Identity Theft FAQs

I was wondering about that . . .

Protection. Value. Service.
 

We're here to help you understand your policy and options. If you have a question that's not answered here please give us a call at 800.800.9410.

How much does your ID Theft Resolution Services cost?

These services are absolutely free for all California Casualty auto, home, renter and boat customers.

Who will help me? When will I be able to reach them?

You will be assigned a dedicated US based fraud specialist who is highly trained in resolving identity theft. Your fraud specialist services are also absolutely confidential and available 24 hours a day.

Can you really give me more help than my credit card company?

Your credit card company may alert you to possible fraud and remove fraudulent charges from your account but your personal fraud specialist from Identity Theft will do the hard work for you and guide you through the entire resolution process, including dealing with credit card companies, credit bureaus and all other affected agencies and companies. For assistance, call 800.800.9410 to be connected to a fraud specialist at Identity Theft 911

If my ID is stolen, should I cancel my credit cards?

Your goal is to reduce the risk that a given account will be abused, while maximizing your own ability to use your existing credit accounts. If you have recently become an identity theft victim, your situation may make it difficult to obtain new credit in the near future. The best solution is to immediately talk to a fraud specialist before you do anything yourself. Simply call 800.800.9410 to be connected to Identity Theft 911.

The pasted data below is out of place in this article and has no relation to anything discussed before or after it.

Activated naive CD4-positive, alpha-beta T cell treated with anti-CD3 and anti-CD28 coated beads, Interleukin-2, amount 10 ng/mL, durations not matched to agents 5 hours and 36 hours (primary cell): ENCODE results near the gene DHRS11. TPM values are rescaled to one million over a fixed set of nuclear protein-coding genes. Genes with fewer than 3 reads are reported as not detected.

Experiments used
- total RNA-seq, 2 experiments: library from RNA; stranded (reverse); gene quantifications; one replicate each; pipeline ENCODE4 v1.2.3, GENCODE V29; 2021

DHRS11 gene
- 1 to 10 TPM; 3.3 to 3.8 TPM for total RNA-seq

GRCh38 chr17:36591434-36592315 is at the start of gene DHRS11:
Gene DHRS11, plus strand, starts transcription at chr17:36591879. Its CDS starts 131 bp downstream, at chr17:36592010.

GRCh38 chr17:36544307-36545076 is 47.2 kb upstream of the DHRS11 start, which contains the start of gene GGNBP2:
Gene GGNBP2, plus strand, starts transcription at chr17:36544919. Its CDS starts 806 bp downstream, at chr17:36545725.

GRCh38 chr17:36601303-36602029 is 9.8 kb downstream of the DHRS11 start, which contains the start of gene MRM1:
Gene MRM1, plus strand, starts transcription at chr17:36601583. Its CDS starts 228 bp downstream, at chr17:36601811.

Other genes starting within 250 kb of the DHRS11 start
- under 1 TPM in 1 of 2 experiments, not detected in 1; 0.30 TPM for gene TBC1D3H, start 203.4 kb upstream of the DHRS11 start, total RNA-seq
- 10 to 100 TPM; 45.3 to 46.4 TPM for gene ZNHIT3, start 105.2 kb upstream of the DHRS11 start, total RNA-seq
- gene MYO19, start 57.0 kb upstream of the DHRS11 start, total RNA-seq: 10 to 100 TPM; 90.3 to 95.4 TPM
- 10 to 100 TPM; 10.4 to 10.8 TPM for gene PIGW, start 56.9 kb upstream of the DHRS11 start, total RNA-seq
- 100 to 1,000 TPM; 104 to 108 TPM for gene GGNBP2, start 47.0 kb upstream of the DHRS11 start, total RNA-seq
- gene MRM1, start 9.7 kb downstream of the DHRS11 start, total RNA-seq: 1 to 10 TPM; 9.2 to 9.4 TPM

What methods do identity thieves employ?

Theft of wallets and purses was once the most common way to obtain identity documents and account information. Today, identity thieves attack virtually every area of an individual's life, wherever personal information is stored or sent. These are among the most common methods:
  • Dumpster diving in trash bins for credit card statements, loan applications, and other documents containing names, addresses, account information, and SSNs
  • Stealing mail from unlocked mailboxes to get preapproved credit offers, credit cards, utility bills, bank and credit card statements, investment reports, insurance statements, benefits documents, and tax information
  • Impersonating a loan officer, employer, or landlord to get fraudulent access to credit files
  • Insider access to names, addresses, birth dates, and SSNs in personnel or customer files
  • Shoulder surfing at ATM machines and phone booths to capture PINs
  • Online sources of personal data, such as public records and fee-based information sites